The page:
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was now almost midfummer in thefe parts, the
weather was, in every respect, much worse than it
is in the Bay of Biscay at the depth of winter. Saturday 17.
About fix in the evening, having carried all the
fail I could, we made land, bearing about S. S.
W. which as we had a good obfervation of the
fun, we knew to be Cape Blanco, but it now be-
gan to blow with more violence than ever, and
the ftorm continued all night, with a fea that was
continually breaking over us, fo that the fhip la-
boured very much. At four in the morning, we Sunday 18.
founded and had forty fathom, with rocky ground;
having flood off in the night, we now wore and
ftood in again, the ftorm ftill continuing with hail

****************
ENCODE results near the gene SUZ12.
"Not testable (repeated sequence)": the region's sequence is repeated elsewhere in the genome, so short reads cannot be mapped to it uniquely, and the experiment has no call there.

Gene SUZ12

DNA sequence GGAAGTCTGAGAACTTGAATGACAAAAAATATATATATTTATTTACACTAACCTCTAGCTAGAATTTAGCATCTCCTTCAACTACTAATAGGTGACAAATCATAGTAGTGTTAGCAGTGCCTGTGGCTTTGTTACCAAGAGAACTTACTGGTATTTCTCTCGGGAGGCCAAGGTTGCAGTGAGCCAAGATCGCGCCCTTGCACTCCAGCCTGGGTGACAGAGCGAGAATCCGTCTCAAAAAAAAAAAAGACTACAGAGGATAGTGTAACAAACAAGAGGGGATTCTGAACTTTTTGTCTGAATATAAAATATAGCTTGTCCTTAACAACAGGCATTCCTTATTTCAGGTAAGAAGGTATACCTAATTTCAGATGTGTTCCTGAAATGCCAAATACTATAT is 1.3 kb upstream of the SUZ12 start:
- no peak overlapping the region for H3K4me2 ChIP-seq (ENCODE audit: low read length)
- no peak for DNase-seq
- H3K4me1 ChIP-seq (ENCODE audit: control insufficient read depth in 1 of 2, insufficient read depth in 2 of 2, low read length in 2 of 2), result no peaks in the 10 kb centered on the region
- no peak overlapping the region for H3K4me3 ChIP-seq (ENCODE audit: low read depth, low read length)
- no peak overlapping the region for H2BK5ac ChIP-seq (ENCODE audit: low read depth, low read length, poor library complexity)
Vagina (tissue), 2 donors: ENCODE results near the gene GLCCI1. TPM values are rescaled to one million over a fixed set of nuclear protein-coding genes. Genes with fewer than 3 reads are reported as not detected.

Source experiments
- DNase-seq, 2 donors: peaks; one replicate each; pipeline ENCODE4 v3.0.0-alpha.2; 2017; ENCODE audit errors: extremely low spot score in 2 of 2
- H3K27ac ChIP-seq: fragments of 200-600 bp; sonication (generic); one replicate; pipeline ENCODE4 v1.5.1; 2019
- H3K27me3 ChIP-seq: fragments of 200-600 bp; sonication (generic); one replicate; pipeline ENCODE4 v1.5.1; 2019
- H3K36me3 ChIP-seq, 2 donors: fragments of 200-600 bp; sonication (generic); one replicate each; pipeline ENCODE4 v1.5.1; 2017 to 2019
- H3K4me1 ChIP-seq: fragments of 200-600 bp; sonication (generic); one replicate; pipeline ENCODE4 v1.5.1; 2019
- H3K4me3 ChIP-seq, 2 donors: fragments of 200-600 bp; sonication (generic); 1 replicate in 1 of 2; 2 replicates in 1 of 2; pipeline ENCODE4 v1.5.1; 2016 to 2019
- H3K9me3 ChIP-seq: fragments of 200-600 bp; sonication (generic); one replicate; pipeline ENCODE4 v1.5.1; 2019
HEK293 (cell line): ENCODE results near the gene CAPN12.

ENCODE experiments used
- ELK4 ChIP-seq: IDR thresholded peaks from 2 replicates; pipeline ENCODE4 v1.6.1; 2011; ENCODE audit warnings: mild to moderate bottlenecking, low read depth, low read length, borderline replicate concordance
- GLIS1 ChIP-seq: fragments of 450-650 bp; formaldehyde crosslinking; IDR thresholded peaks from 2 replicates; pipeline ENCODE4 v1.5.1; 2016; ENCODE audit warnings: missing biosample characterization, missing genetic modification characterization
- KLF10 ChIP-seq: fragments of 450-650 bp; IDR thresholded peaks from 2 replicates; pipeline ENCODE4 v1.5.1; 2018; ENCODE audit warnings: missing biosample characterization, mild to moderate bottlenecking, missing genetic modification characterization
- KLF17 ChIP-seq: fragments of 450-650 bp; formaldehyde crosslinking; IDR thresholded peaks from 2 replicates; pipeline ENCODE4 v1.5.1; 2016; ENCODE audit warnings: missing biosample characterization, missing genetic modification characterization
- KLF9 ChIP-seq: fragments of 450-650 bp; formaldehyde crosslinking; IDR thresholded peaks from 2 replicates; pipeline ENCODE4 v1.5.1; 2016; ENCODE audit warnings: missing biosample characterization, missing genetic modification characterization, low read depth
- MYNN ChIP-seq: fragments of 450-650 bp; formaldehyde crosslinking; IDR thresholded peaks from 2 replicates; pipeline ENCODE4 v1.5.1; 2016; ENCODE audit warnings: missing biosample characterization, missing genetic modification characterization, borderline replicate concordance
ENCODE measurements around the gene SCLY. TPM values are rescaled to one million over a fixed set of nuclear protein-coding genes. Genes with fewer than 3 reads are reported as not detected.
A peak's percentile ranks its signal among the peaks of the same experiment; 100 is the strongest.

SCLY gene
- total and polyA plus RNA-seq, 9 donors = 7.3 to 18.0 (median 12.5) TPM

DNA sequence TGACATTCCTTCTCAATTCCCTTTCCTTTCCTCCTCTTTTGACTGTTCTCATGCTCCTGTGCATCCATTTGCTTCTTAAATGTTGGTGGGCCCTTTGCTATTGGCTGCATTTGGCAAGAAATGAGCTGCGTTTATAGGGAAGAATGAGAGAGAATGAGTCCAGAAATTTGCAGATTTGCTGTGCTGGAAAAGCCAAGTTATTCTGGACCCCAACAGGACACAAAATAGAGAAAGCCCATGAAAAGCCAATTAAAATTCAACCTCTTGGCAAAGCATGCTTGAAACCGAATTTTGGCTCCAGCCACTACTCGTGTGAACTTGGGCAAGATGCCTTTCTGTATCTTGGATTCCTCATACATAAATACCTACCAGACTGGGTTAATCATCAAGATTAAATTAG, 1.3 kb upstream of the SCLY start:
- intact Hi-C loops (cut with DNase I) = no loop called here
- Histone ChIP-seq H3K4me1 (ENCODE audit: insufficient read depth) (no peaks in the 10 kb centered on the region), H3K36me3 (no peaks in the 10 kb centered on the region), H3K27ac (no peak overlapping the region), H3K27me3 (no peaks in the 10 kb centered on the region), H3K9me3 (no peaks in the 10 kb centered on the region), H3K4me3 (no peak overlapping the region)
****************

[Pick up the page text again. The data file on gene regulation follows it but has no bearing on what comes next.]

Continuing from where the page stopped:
and fnow: and about fix o'clock we faw the land
again, bearing S. W. by W. The fhip was now
fo light, that in a gale of wind the drove bodily
to leeward; fo that I was very folicitous to get
into Port Defire, that I might put her hold in or-
der, and take in sufficient ballaft, to avoid the dan-
ger of being caught upon a lee-fhore in her prefent
trim. We steered in for the land with the wind at
N. E. and in the evening brought to; but the
wind coming to the weftward, we were driven off
in the night. At seven the next morning, we stood Monday 19.

in again, fteering S. W. by S. by the compafs, and foon perceived the fea to break right ahead of ! us; we immediately founded, and fhoaled our water from thirteen to seven fathom, foon after deepening it again from feventeen to forty-two; fo that we went over the end of a fhoal, which a little farther to the northward might have been fatal to us.